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Al Azhar, Cairo, Egypt.
Beit El Harawi: 18th Century House And Concert Hall
A number of houses from Egypt’s Mamluk Period can still be found today throughout Islamic Cairo. Along with Beit El Suheimi and Beit Zeinab El Khatoun, Beit El Harrawi is a house commonly visited by those interested in 18th century Cairene architecture.
Beit El Harrawi is a popular spot for its use as a concert venue. It is known more famously for its music than its architecture. In fact, signage for the Arab Oud House is more obvious than for Beit El Harrawi. The oud troupe is frequently heard practicing, and concerts of traditional music are regularly held there. Ramadan is an especially busy time of year for Beit El Harrawi; as several concerts are given each week during the Muslim holy month.
Because Beit El Harrawi is largely used today for these musical concerts, the renovation projects of the structure were more about remodelling the house than restoring it; few rooms have been left in their original style. Upon entering the premise, visitors find a courtyard where a stage has been erected for concerts. Much of the structure’s architectural traits as well as wooden mashrabeya screens can be admired from the courtyard, though the metal rods suspended over the stage are admittedly distracting.
To the left, the reception hall is large with high wooden ceilings, elaborately carved and painted. The room features intricate cupboards as well as marble floors with a central well. We suggest viewing this room last; or the remainder of your tour may be rather disappointing.
Behind the stage in the courtyard is another room that has been preserved with relative integrity despite the inclusion of several metal chairs. However, the remainder of Beit El Harrawi is much less impressive. Structurally, it is similar to the other Cairene homes of its style, yet Beit El Harrawi lacks the authenticity of its contemporaries: it is sort of a poster child for how not to keep people interested in these historic landmarks.
Where there is usually a vaulted ceiling with coloured glass in the bathroom at the end of a dark hallway, Beit El Harrawi has a second-floor modern bathroom. Yellow paint covers the walls of several rooms and hallways. Despite the fact that many rooms are filled with desks and chairs, the end of one hallway is completely unfinished. Though the other incomplete sections of these houses are often closed off, this rather hazardous corner of Beit El Harrawi is an open and crumbling edge; creating a pit several metres wide between the hallway and an adjacent stairwell.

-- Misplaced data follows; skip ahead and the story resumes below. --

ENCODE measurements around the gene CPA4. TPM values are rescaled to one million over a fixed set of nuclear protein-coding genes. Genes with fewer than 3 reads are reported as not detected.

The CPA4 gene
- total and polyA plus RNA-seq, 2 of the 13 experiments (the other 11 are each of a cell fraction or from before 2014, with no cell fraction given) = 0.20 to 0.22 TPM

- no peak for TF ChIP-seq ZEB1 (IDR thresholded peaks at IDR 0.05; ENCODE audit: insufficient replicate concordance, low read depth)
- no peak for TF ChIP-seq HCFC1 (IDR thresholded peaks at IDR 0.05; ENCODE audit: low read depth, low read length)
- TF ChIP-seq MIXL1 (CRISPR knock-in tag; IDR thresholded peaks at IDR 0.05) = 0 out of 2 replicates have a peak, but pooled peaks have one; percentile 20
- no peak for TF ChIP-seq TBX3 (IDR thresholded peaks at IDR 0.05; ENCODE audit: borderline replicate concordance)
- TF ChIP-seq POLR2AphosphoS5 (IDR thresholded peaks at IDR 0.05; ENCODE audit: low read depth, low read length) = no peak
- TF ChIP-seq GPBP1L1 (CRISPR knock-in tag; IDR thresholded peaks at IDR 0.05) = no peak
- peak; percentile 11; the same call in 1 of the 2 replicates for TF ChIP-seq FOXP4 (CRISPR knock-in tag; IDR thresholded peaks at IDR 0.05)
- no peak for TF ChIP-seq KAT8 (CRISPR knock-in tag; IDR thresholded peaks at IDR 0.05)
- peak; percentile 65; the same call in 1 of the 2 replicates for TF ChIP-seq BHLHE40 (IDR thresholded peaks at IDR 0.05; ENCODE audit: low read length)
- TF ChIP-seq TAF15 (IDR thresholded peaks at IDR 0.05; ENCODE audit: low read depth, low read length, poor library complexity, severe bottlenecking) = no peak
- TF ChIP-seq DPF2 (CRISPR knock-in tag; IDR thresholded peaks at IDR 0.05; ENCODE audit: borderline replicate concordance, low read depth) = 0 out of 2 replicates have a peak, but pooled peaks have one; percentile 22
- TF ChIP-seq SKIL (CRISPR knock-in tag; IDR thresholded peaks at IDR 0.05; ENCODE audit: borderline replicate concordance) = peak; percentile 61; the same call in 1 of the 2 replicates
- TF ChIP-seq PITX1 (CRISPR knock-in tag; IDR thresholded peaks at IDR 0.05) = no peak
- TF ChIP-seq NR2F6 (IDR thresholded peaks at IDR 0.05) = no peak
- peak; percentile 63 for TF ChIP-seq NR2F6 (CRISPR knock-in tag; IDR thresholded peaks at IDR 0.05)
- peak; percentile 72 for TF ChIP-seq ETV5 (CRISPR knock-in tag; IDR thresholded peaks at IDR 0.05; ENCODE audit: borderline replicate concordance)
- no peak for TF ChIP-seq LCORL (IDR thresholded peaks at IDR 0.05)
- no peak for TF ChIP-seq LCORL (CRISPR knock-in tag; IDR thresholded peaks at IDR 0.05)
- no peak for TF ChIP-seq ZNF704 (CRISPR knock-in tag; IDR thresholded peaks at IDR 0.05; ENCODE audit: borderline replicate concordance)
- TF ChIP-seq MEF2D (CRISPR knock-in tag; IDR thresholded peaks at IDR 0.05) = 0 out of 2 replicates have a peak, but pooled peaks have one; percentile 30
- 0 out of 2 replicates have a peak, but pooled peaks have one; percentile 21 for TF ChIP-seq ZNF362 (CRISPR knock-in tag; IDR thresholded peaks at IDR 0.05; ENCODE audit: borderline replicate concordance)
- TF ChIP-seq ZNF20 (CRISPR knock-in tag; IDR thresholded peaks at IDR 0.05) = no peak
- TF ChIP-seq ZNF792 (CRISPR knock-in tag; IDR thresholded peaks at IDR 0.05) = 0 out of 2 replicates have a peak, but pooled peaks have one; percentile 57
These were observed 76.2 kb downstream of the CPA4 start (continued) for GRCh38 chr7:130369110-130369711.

The fact that Beit El Harrawi has been restored as a venue to showcase some of Cairo’s musical talent is a great way to find new use for an old, abandoned home. However, the confused and incomplete restoration of the house is rather off-putting. A daytime visit when the house is quiet is not really worth the entrance fee of 15LE for foreigners; although 1LE for Egyptians isn’t too steep for the site.
We recommend visiting Beit El Harrawi for a concert or oud lessons rather than just walking through the house.
Egypt’s past is not a one-trick pony. As part of what continues to be a long, diverse history, the Coptic period is often lost amidst tales of tomb curses and animal-headed gods. It may have been a brief era in the grand scheme of things, but the art produced in said period has been collected from eight different museums across Egypt including the Coptic Museum, the Museum of Islamic Art, as well as the Bibliotheca Alexandrina, and assimilated into an exhibition called Coptic Art Revealed.
The choice of the Mamluk Palace of Amir Taz in the khalifa area is an uncharacteristically subtle statement of presenting Egypt’s history and art in spite of any narrow-mindedness that may exist even now; and it is welcome, but more so because of the aesthetics of the palace itself. Despite having been damaged extensively in the 1992 earthquake, a reported 16-million-LE renovation has transformed the palace into a first-class venue.
The gallery itself starts you in a baptism of fire. Images of the Virgin Mary and the Holy Family are displayed within a circular stage surrounded by glittering pearl-white twine draped from the ceiling. The way that even a gentle breeze parts the draping gives this section a magical quality not afforded to any other element of the exhibition. You won’t even mind parting them yourself, like opening a curtain to reveal a treasure.
From then on in, visitors will need to rely less on their perception of how pretty things look, and more on their comprehension of the items' historical significance. The exhibition tries to tell a tale of Egypt's history, and it does it well. Visitors should not be disappointed by the prospect of seeing a piece of linen, a comb, or a jar; every piece is uniquely and intricately made, and just as uniquely and intricately put into a bit-sized context.Don’t think of this as another exhibition at another gallery, but as a small travelling museum. The two hundred or so pieces are combined in a well-thought-out way, which allows visitors to absorb the narratives of a time that historians found difficult to pin down to exact dates, a time that holds deep resonance and relevance to the history of Egypt. Exhibitions like Coptic Art Revealed are as meaningful now to Egyptian art as any nouvelle vague of local art in Cairo.